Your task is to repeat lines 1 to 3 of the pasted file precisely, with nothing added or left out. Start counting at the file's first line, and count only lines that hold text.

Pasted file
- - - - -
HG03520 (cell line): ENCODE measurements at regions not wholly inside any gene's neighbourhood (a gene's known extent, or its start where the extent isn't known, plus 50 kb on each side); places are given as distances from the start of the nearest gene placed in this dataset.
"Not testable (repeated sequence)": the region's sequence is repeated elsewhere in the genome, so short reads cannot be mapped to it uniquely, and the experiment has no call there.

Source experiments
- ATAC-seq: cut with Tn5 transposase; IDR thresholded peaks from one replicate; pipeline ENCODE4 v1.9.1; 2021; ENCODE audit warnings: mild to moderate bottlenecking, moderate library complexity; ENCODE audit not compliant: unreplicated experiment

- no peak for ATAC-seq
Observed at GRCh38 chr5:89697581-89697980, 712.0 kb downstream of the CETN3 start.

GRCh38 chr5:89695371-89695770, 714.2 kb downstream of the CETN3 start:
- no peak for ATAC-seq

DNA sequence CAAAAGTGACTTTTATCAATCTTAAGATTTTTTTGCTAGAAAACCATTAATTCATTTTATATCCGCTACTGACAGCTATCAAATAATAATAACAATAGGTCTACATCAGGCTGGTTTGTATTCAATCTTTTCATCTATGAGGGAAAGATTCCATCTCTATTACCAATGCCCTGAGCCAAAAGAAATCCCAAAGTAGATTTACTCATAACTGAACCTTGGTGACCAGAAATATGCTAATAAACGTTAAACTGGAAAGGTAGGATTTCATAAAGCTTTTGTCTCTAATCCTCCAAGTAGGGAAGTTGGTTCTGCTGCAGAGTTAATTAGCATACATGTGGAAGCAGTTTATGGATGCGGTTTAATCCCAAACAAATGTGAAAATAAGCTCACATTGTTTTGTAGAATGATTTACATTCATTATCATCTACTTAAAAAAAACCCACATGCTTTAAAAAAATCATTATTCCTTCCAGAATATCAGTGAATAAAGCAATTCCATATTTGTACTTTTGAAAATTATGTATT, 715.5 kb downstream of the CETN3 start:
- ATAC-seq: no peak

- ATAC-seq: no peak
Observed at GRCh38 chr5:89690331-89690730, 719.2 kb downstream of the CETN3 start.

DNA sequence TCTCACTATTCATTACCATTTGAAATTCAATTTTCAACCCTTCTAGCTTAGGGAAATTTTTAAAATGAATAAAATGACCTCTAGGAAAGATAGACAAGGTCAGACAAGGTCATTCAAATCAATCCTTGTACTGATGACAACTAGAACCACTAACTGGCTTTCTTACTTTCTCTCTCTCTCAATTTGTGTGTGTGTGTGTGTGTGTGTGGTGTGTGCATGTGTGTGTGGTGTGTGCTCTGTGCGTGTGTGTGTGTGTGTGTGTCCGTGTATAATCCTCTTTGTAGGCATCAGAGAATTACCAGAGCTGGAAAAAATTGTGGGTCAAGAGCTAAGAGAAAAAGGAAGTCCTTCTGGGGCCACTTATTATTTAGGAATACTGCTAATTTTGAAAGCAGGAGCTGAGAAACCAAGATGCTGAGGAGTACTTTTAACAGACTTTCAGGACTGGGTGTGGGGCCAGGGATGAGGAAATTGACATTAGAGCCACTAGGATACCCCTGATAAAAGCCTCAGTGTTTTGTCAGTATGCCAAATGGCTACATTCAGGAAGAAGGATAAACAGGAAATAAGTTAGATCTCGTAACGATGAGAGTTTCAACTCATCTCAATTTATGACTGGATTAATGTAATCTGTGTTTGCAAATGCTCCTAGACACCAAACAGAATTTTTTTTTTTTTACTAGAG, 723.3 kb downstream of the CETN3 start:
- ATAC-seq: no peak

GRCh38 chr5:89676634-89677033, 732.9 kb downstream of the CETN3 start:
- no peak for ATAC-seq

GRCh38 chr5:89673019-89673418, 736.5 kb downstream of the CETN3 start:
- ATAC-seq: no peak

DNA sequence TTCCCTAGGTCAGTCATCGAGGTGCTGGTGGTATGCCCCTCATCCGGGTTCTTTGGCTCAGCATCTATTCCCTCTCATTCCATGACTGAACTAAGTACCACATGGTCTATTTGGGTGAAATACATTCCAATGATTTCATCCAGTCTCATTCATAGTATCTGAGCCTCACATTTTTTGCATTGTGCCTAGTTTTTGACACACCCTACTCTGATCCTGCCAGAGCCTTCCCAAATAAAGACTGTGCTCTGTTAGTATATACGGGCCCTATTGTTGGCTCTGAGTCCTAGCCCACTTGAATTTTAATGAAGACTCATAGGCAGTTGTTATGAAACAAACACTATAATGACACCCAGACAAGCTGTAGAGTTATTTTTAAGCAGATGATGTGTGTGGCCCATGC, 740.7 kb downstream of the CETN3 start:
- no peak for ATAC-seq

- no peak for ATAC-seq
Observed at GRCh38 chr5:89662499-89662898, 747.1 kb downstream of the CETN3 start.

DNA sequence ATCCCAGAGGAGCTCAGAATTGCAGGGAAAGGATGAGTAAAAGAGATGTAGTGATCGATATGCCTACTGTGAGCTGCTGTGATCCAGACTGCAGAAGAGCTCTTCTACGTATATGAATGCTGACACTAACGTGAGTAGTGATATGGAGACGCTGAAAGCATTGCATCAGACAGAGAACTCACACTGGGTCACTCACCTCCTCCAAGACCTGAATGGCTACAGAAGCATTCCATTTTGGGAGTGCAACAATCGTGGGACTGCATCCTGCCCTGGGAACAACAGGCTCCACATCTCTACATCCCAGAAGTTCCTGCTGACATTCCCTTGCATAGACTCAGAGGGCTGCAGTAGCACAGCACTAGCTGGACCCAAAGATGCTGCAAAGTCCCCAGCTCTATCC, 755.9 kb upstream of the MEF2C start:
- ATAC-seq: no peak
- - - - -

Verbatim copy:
HG03520 (cell line): ENCODE measurements at regions not wholly inside any gene's neighbourhood (a gene's known extent, or its start where the extent isn't known, plus 50 kb on each side); places are given as distances from the start of the nearest gene placed in this dataset.
"Not testable (repeated sequence)": the region's sequence is repeated elsewhere in the genome, so short reads cannot be mapped to it uniquely, and the experiment has no call there.

Source experiments